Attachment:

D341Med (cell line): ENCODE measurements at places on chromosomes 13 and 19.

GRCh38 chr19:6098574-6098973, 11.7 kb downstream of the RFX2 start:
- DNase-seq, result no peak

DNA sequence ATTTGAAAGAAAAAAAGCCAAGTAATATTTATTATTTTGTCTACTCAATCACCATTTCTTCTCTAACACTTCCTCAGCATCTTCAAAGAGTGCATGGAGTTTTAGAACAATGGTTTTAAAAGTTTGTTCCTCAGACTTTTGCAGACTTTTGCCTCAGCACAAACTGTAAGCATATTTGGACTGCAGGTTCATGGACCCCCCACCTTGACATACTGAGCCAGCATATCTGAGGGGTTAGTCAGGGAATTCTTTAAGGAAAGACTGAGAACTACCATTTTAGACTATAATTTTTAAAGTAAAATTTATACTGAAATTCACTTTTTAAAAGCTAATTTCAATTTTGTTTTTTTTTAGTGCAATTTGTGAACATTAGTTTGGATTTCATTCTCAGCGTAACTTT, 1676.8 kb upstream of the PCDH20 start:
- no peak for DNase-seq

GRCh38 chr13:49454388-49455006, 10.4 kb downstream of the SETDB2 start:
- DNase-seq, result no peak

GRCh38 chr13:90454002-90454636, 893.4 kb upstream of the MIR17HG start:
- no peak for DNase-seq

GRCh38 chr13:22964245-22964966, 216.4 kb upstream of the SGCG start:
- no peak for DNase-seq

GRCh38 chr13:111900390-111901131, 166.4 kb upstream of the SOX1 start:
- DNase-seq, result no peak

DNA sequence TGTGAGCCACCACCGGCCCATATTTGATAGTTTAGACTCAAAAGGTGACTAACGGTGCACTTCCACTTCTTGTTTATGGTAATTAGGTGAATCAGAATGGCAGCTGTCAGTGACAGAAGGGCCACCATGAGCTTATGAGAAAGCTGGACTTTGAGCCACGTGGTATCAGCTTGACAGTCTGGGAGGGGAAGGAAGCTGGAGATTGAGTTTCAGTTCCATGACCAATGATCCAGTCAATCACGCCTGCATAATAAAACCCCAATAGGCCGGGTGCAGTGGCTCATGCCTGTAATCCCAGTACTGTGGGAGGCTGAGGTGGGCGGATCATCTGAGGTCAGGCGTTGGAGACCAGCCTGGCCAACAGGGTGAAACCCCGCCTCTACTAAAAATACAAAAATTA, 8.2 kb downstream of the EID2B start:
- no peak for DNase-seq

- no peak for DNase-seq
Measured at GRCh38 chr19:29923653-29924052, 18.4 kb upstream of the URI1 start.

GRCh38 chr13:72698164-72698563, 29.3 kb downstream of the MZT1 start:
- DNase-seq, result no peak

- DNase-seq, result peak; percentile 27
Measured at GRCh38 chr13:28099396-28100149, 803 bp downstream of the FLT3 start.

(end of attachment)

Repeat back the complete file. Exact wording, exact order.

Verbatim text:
D341Med (cell line): ENCODE measurements at places on chromosomes 13 and 19.

GRCh38 chr19:6098574-6098973, 11.7 kb downstream of the RFX2 start:
- DNase-seq, result no peak

DNA sequence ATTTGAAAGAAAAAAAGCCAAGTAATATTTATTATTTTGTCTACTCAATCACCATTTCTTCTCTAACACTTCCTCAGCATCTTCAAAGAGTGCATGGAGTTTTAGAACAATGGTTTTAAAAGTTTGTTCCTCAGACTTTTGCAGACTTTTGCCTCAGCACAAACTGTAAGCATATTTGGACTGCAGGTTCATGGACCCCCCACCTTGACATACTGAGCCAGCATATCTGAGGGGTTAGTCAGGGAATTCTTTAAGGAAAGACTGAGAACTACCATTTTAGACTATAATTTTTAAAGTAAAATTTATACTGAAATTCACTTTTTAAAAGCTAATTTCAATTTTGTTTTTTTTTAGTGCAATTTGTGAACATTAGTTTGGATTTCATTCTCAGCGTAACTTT, 1676.8 kb upstream of the PCDH20 start:
- no peak for DNase-seq

GRCh38 chr13:49454388-49455006, 10.4 kb downstream of the SETDB2 start:
- DNase-seq, result no peak

GRCh38 chr13:90454002-90454636, 893.4 kb upstream of the MIR17HG start:
- no peak for DNase-seq

GRCh38 chr13:22964245-22964966, 216.4 kb upstream of the SGCG start:
- no peak for DNase-seq

GRCh38 chr13:111900390-111901131, 166.4 kb upstream of the SOX1 start:
- DNase-seq, result no peak

DNA sequence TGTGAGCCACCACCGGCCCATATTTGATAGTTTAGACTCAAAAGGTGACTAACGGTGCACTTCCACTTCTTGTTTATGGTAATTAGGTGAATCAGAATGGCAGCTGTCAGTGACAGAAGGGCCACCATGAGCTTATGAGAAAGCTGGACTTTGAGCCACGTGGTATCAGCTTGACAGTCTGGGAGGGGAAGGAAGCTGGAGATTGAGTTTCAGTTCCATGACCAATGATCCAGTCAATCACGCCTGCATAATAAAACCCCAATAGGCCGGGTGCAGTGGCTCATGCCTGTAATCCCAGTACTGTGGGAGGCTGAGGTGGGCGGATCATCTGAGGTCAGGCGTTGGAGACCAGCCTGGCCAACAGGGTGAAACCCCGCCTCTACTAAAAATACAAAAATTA, 8.2 kb downstream of the EID2B start:
- no peak for DNase-seq

- no peak for DNase-seq
Measured at GRCh38 chr19:29923653-29924052, 18.4 kb upstream of the URI1 start.

GRCh38 chr13:72698164-72698563, 29.3 kb downstream of the MZT1 start:
- DNase-seq, result no peak

- DNase-seq, result peak; percentile 27
Measured at GRCh38 chr13:28099396-28100149, 803 bp downstream of the FLT3 start.